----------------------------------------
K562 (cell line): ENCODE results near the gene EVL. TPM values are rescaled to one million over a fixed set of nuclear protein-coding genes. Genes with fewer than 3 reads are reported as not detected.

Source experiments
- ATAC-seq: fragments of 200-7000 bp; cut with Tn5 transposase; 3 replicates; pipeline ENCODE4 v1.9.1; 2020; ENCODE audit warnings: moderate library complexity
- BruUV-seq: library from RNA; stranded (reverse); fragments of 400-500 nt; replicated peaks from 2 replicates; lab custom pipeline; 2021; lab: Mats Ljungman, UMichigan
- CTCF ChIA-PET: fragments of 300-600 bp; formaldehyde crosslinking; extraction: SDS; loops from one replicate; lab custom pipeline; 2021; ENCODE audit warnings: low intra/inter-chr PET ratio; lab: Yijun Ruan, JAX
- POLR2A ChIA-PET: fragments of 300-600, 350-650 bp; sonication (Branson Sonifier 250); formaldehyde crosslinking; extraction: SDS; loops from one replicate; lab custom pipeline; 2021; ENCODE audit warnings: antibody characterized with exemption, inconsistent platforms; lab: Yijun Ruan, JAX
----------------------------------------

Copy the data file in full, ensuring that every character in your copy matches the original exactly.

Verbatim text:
K562 (cell line): ENCODE results near the gene EVL. TPM values are rescaled to one million over a fixed set of nuclear protein-coding genes. Genes with fewer than 3 reads are reported as not detected.

Source experiments
- ATAC-seq: fragments of 200-7000 bp; cut with Tn5 transposase; 3 replicates; pipeline ENCODE4 v1.9.1; 2020; ENCODE audit warnings: moderate library complexity
- BruUV-seq: library from RNA; stranded (reverse); fragments of 400-500 nt; replicated peaks from 2 replicates; lab custom pipeline; 2021; lab: Mats Ljungman, UMichigan
- CTCF ChIA-PET: fragments of 300-600 bp; formaldehyde crosslinking; extraction: SDS; loops from one replicate; lab custom pipeline; 2021; ENCODE audit warnings: low intra/inter-chr PET ratio; lab: Yijun Ruan, JAX
- POLR2A ChIA-PET: fragments of 300-600, 350-650 bp; sonication (Branson Sonifier 250); formaldehyde crosslinking; extraction: SDS; loops from one replicate; lab custom pipeline; 2021; ENCODE audit warnings: antibody characterized with exemption, inconsistent platforms; lab: Yijun Ruan, JAX